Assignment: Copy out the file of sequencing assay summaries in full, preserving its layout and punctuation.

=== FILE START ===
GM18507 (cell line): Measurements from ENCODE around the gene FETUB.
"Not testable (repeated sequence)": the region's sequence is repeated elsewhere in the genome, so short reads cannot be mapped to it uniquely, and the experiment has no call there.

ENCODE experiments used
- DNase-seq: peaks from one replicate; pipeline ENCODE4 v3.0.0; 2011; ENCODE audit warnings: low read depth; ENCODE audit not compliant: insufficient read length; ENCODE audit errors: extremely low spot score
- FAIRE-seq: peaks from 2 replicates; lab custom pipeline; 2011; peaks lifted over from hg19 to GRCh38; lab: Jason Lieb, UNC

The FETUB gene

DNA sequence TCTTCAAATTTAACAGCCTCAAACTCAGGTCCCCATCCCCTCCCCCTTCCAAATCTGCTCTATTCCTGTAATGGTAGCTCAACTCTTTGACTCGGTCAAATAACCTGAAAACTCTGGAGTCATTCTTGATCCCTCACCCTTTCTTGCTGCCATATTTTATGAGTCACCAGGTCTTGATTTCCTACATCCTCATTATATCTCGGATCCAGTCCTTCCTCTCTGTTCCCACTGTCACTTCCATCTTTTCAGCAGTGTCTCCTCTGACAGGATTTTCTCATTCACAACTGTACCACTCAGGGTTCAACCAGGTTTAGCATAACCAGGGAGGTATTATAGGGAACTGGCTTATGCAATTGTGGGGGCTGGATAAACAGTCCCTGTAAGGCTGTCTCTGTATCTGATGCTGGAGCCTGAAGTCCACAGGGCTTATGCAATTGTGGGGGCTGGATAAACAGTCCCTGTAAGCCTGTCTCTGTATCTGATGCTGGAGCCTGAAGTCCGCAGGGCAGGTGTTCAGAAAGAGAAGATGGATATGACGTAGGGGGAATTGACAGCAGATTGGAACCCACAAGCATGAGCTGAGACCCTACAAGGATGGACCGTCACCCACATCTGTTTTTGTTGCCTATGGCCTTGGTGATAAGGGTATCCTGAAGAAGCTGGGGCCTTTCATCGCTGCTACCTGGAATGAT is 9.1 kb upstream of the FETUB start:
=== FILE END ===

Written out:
GM18507 (cell line): Measurements from ENCODE around the gene FETUB.
"Not testable (repeated sequence)": the region's sequence is repeated elsewhere in the genome, so short reads cannot be mapped to it uniquely, and the experiment has no call there.

ENCODE experiments used
- DNase-seq: peaks from one replicate; pipeline ENCODE4 v3.0.0; 2011; ENCODE audit warnings: low read depth; ENCODE audit not compliant: insufficient read length; ENCODE audit errors: extremely low spot score
- FAIRE-seq: peaks from 2 replicates; lab custom pipeline; 2011; peaks lifted over from hg19 to GRCh38; lab: Jason Lieb, UNC

The FETUB gene

DNA sequence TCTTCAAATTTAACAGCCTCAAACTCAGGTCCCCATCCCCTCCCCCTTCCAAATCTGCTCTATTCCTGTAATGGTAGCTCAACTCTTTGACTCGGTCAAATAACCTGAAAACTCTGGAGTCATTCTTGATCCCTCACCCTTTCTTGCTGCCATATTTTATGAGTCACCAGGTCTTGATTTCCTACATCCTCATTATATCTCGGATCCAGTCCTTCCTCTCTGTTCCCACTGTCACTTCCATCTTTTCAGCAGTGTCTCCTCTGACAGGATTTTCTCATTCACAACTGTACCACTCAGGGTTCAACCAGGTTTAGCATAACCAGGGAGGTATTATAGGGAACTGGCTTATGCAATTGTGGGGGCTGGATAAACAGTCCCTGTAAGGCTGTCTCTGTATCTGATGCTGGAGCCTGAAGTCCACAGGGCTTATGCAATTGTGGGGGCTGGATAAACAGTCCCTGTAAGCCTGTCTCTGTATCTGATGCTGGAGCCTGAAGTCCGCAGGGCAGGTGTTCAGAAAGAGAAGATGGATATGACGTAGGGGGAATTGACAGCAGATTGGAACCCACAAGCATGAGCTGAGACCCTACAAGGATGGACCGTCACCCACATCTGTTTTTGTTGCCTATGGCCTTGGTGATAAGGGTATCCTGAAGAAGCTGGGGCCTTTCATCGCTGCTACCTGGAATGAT is 9.1 kb upstream of the FETUB start: